For everyone who has not paid the correct tax the government is offering a partial amnesty. This applies to lump sum withdrawals or transfers from foreign schemes from 1 January 2000 to 31 March 2014. The amounts must be included in the 2013/14 or 2014/15 tax return.
There are some cases where applying the existing law may yield a better result, however, these people will be liable for penalties and interest from the date that they did not pay the tax due (as an example, this could be from the year 2000).
The key message for those many people who have failed to correctly declare and pay tax in New Zealand, on their overseas superannuation income, is that you should deal with this now. The limited amnesty will only be available for a short time. Bearing in mind that liabilities and interest usually cause tax debts to double after the first three years (and then it gets worse after that) dealing with this now is the only option. If you have a concern about affording payment to the IRD, the correct thing to do would be to declare and then to seek a repayment arrangement. Doing nothing is likely to catch up with people given the IRD’s focus on international tax disclosure and avoidance.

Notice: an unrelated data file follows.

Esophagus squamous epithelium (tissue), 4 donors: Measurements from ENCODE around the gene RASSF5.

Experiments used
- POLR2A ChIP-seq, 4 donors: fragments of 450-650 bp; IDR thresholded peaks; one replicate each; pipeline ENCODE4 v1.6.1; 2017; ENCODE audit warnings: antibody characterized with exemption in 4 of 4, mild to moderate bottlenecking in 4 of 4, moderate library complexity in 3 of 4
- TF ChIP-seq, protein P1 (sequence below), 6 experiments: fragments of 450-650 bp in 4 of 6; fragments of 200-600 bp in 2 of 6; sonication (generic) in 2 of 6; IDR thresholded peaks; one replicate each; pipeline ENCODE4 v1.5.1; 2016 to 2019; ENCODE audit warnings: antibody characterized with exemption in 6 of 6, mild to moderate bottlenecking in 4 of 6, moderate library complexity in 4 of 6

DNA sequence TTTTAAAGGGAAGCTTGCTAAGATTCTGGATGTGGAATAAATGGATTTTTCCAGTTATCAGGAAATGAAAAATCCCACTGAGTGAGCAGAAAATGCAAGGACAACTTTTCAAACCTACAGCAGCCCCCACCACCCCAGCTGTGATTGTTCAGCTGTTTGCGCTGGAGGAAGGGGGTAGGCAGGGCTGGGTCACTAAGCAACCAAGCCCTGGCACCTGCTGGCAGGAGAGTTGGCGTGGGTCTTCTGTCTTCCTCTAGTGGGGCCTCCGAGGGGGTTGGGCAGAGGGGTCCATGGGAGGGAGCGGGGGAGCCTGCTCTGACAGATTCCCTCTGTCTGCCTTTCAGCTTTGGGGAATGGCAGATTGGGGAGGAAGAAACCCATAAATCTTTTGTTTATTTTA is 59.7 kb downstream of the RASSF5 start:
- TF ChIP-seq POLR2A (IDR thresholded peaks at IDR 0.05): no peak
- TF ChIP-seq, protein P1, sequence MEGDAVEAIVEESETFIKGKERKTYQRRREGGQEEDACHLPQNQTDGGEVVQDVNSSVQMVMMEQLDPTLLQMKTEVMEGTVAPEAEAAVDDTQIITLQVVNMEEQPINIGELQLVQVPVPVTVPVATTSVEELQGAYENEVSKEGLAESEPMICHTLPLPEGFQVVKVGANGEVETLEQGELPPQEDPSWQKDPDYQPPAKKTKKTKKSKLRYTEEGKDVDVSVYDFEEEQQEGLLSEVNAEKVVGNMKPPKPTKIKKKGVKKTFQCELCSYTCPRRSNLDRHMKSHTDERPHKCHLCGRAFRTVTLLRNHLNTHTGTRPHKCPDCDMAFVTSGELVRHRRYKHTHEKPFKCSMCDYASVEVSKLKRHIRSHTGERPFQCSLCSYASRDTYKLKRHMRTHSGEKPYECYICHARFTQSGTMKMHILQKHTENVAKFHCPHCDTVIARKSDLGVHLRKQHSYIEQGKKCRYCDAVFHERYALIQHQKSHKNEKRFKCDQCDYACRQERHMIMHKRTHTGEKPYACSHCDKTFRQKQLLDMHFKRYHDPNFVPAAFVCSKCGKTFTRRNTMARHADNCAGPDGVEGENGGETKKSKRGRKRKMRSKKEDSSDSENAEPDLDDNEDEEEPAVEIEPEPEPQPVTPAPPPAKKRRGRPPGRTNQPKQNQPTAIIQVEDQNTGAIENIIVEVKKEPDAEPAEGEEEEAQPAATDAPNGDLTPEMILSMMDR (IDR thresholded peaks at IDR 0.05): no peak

If you are in a situation where double tax may apply, or if you are affected by New Zealand’s transitional tax system, please note that different considerations may also apply.
Generally the FIF rules will no longer apply (although they may continue to do so in certain circumstances where they have been consistently applied in the past).
Please talk to us in confidence if you have any questions.